Re:Enlightenment's utility (0)

Anonymous Coward | more than 3 years ago | (#35045290)

You mean they were too busy thinking about what they could add to worry about whether they should? Man, developers should watch Jurassic Park!

Re:Enlightenment's utility (2)

cp.tar (871488) | more than 3 years ago | (#35044318)

The way I remember it... no, it wasn’t like that.
E16 was a feature-rich, but pretty bloated window manager. E17, when I first tried it some seven years ago, was very lean: I’d put it on a computer too underpowered for either Windows XP or the then-current version of either KDE or Gnome. All of them positively dragged.
E17 was not very stable, but it was small and fast, and its image viewer (AFAICT also discontinued) ran circles around GQview. Zooming huge photos in or out was instantaneous in E; GQview would take up to 10 seconds.

E17 has been a project where the developers insisted on doing things right, which I find very commendable. Everything that had proved to be sub-par, they’ve scrapped, replaced, redesigned. Being in a fairly small niche at least allows you to ignore dealing with deadlines and ship it when it’s done.

Today I have E17 running on my father’s ancient laptop. My stepmother can even play Zynga crap, the most resource-wasting Flash games I’ve ever seen, on a 1 GHz processor with 256 MB RAM. They are slow, but they actually load. Which they did not do under either Win XP or Kubuntu on the very same machine. E17 itself uses up around 30 MB RAM, no matter what kind of effects you load it up with. And it’s fast. Oh, it’s fast.

Re:Enlightenment's utility (0)

Anonymous Coward | more than 3 years ago | (#35044702)

It may have taken 10 years to 'get right' (or close to it) but the end result is, frankly, quite impressive.

Did it take 10 years to "get it right", or did it merely take 10 years for the competition to blast by in terms of bloat and overhead, making E17 look better simply because it hasn't gotten worse anywhere nearly as quickly? :)

They just need to be old enough to know how to work with X. If it is anything like they worked in the last millenia their code will show some deep understanding of the workings of the x protocol. Like amiga demo writers they work with the present stuff instead of calling for new protocols. Let's see how forwardings perform, because gnome/kde seem to be too localhost centric.

Re:Enlightenment's utility (1)

Short Circuit (52384) | more than 3 years ago | (#35045486)

I also haven't followed E development, but if 1.0 means "feature complete", then perhaps they simply reached their target? Or maybe they simply hit a baseline flexible enough that they can tack on whatever they like afterward, akin to how future "versions" of OpenGL use extension/capabilities listings.

Re:Enlightenment's utility (-1)

Anonymous Coward | more than 3 years ago | (#35043954)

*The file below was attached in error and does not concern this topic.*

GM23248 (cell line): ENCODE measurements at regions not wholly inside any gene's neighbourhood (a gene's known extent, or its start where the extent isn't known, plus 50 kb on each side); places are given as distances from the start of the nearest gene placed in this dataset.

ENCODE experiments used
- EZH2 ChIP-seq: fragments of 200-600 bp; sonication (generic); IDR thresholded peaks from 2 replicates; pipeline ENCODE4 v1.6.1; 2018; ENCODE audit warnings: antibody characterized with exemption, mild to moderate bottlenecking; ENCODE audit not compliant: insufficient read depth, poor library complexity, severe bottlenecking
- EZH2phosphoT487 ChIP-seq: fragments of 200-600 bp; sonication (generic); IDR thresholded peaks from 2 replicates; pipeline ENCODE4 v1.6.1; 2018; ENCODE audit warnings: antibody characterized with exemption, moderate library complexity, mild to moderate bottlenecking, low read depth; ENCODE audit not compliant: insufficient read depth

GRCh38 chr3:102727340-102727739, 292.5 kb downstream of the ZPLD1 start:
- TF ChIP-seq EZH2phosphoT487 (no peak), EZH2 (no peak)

E17 was a buggy slow piece of crap. That's why no one wanted to use it! Let's not be revisionist about what the state of the project regardless of failed attempts of bling-bling. Leave that nonsense to apple zealots. What is impressive is the effort of people wanting to bring it out of the dark ages and run with it. Dedication like that is rare, and good luck to them.

Remove comments from RSS feed? (0)

Anonymous Coward | more than 3 years ago | (#35044098)

Is there a way to remove the comments from the Slashdot RSS feed? Takes up a lot of time scrolling past all of them to get to the next news item in Reader. The ads are fine just the comments are annoying!

Re:Enlightenment's utility (0)

Anonymous Coward | more than 3 years ago | (#35044178)

Precisely how I feel about it! When I started to use E16 back in 1998(or something) it was a quite demanding window manager, but it had cool effects that I showed off to my windows and mac-buddies, they where all in awe. When the enlightenment-team start working on E17 I was fast downloading the source, compiling it, and was impressed by the slick look and feel of the GUI. I thought the new version would be ready within a year or two, but alas they kept changing the libraries and never seemed to get any closer to a release, so a left for KDE thining that the developers would give up eventually and the once so great Enlightenment would fade away. I was wrong! I don't know how, but somehow they kept the spark up and now we have a 1.0 release of the libraries.

My hat of to Rasterman and c:o!!!

Re:Enlightenment's utility (1)

raster (13531) | more than 3 years ago | (#35048764)

I have to thank you for the comment. Mostly because it is actually thoughtful and realistic. You actually followed history and development and though many people - even you, lost patience, you've come to see that the stubbornness of EFL development actually has paid off. It's achieved what it was meant to. :) Now we get to improve it even more while people can build things on top of a stable API.

Quick question: (5, Insightful)

lennier1 (264730) | more than 3 years ago | (#35043792)

If they want to promote a product that's essential to the UI of a desktop/handheld OS then why is their official site pretty much devoid of full-size images to give visitors a first impression?

Re:Quick question: (1)

Late Adopter (1492849) | more than 3 years ago | (#35044282)

Because as far as I can tell, E17 isn't actually out yet. This article is about a set of libraries E17 will depend on, none of which contain widgets or other graphical components.

Re:Quick question: (1)

X0563511 (793323) | more than 3 years ago | (#35044380)

Huh, that's odd:

Available Packages
Name : enlightenment
Arch : x86_64
Version : 0.16.999.050
Release : 6.fc13
Size : 5.9 M
Repo : fedora
Summary : Highly optimized and extensible desktop shell
URL : http://enlightenment.org/p.php?p=about/e17&l=en [enlightenment.org]
License : MIT
Description : Enlightenment 0.17 is desktop shell based on Enlightenment